Is Las Vegas Coming Back?

Posted by Alan Mallach on November 20, 2012

I recently spent a few days in Las Vegas meeting with housing and real estate people of various stripes. Compared to a similar visit about two years ago, the difference was amazing. Two years ago, doom and gloom were pervasive. Today, a sense of optimism, albeit cautious rather than exuberant, was in the air.

House prices were up, people told me, builders were starting to put up houses again. While nobody expected a repeat of the boom years—and most people were quick to say they didn’t want one—there was a feeling that the worst was over, and things were on a positive course.

The numbers seem to support them. According to Case-Shiller, house prices are up by 7 percent through August, since bottoming out in March. Building permits are up by 39 percent for the first nine months of 2012 compared to 2011. Nothing dramatic, but positive. So, what is going on?


Since the bubble burst, back at the end of 2006, two things have driven the housing market in Las Vegas: foreclosures and investors. It’s not too much of an oversimplification to say that, for most of the last six years, the market could be defined as "banks foreclosed on houses and investors bought them." At the peak in 2009, three out of four sales were REOs, and consistently half or more of all buyers were—and still are—investors.

The underlying dynamics haven’t changed, but the way the players deal with them has. Lenders have become more intelligent about dealing with properties in default. In 2008 and 2009, properties by the thousands were being foreclosed and dumped on the market. As investors and speculators, mostly homegrown, realized this, the market started to look like a feeding frenzy. A lot of the people getting into the market were flippers, who bought houses at rock bottom prices, put a little money into them, and resold them, often to other—often out of town—investors. Meanwhile, so many homes and condos were flowing into the market that prices kept going down.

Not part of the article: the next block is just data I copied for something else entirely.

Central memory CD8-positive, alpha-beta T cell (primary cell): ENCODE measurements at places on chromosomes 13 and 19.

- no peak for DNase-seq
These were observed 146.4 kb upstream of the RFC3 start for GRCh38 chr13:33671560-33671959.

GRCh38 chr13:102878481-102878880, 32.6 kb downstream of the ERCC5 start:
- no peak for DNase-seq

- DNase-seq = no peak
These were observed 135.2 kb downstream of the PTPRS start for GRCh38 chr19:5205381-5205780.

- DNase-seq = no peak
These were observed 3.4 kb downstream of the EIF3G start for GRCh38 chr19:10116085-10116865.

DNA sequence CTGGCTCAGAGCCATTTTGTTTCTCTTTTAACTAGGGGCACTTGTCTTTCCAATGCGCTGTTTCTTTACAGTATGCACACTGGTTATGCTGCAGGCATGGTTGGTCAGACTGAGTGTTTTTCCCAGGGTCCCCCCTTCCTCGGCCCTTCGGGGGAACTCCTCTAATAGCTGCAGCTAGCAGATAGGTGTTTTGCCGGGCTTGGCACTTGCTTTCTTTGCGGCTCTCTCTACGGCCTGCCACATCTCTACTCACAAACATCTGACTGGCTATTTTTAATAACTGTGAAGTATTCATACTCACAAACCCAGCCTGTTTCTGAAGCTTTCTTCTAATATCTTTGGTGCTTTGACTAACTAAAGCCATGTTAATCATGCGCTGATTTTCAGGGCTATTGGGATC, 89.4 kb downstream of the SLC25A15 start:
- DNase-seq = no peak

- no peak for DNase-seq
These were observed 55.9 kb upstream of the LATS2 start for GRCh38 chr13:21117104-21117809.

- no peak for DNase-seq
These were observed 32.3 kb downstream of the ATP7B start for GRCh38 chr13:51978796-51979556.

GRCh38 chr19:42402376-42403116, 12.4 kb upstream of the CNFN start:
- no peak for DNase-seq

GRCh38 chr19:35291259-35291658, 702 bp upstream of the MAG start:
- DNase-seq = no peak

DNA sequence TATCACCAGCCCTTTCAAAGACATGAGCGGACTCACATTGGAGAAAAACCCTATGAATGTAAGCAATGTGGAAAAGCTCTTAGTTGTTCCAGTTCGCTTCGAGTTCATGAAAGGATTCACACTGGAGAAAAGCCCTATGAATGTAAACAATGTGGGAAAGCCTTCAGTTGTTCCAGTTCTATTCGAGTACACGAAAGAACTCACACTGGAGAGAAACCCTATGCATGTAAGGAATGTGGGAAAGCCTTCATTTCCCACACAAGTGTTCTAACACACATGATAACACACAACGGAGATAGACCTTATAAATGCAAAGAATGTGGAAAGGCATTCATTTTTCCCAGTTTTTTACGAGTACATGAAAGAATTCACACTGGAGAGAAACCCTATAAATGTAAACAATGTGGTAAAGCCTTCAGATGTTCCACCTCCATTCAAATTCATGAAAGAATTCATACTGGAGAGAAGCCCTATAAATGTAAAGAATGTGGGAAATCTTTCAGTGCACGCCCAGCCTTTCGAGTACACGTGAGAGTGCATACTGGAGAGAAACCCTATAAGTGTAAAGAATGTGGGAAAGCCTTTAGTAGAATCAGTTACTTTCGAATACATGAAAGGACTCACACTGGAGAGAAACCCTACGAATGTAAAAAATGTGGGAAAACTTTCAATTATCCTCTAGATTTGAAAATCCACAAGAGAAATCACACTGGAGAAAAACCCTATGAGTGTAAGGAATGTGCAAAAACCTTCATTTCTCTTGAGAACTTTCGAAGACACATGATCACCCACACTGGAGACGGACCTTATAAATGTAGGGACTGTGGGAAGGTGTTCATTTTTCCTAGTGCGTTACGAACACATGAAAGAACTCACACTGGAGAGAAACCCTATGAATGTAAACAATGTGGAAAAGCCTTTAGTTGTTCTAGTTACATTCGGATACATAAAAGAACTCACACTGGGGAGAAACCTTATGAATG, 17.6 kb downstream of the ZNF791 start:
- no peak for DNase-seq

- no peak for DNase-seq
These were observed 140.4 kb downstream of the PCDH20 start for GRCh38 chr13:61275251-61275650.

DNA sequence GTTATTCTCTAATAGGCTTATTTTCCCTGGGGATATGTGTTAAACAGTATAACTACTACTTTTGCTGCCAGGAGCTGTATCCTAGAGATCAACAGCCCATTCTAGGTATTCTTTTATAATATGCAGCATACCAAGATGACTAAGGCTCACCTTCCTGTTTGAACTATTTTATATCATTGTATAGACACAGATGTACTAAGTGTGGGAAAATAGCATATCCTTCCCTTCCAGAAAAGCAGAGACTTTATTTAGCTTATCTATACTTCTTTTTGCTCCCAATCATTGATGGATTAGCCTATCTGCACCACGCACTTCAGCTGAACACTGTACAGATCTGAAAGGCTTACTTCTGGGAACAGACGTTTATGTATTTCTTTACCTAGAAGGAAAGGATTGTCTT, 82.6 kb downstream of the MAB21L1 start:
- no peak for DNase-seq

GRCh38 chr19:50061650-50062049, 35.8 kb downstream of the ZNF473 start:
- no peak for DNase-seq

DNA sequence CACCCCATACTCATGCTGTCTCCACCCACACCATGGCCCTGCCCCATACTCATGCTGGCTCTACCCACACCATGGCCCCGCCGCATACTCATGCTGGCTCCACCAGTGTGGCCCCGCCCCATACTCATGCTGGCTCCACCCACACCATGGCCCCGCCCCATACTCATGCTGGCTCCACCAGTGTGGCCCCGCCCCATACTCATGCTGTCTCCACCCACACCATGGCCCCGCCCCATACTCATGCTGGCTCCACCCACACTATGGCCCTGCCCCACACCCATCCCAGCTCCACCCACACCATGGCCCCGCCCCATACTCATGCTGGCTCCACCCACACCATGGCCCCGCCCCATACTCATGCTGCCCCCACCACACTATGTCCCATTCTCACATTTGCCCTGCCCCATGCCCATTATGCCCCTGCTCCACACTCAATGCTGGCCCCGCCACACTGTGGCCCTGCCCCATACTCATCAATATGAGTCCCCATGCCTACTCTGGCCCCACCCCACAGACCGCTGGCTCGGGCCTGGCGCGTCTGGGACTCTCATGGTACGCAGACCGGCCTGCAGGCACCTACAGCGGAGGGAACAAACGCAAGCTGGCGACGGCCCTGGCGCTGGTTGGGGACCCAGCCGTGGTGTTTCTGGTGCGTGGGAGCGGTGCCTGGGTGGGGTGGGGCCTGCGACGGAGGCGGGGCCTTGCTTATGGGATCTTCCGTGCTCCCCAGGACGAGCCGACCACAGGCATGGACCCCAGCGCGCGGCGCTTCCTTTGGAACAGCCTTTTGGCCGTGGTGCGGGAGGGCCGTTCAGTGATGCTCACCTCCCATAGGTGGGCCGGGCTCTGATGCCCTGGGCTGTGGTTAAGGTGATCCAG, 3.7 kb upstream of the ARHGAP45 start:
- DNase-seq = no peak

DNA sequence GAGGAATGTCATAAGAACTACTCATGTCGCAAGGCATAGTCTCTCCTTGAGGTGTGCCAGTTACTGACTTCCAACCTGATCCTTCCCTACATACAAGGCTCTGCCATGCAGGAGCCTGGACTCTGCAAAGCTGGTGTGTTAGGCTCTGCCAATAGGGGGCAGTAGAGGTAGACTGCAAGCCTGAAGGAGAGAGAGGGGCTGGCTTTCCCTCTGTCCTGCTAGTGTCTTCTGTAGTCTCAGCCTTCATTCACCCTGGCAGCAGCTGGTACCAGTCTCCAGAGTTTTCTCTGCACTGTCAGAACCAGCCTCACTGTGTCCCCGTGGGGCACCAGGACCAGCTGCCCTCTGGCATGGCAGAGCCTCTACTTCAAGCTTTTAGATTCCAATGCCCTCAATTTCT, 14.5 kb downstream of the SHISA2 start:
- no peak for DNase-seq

Source: S&P/Case-Shiller Index

By 2010, people were starting to think twice. In 2009, the state of Nevada created one of the nation’s better foreclosure mediation programs, while the lenders were starting to rethink the way they were operating. Gradually, their approach shifted away from foreclosure. By this fall, REOs made up less than 20 percent of all sales, while short sales, which were hardly a blip on the radar a few years ago, were approaching half of all sales. Some banks are now offering homeowners a three year lease to stay on as renters in return for the deed to their home.

This was not entirely voluntary. Nevada has made it a lot tougher to foreclose. AB 284, enacted in 2011 in response to the robo-signing scandal, drastically tightened the screws on foreclosing lenders; as one reporter described it, “the law makes it a felony for loan servicers to sign documents without ‘personal knowledge’ of who owns the note, and requires lenders to provide an affidavit showing they have authority to foreclose.” Once the bill went into effect, notices of default—the first step in foreclosure under Nevada law—went from 5,000 a month to under 1,000. A year later, they’ve only come back to 1,500. With far fewer foreclosures taking place, inventory has shrunk. There is talk of repeal when the legislature comes back next year, but attorney general Cortez Masto, who has built her political career around these issues, sees no reason to change it.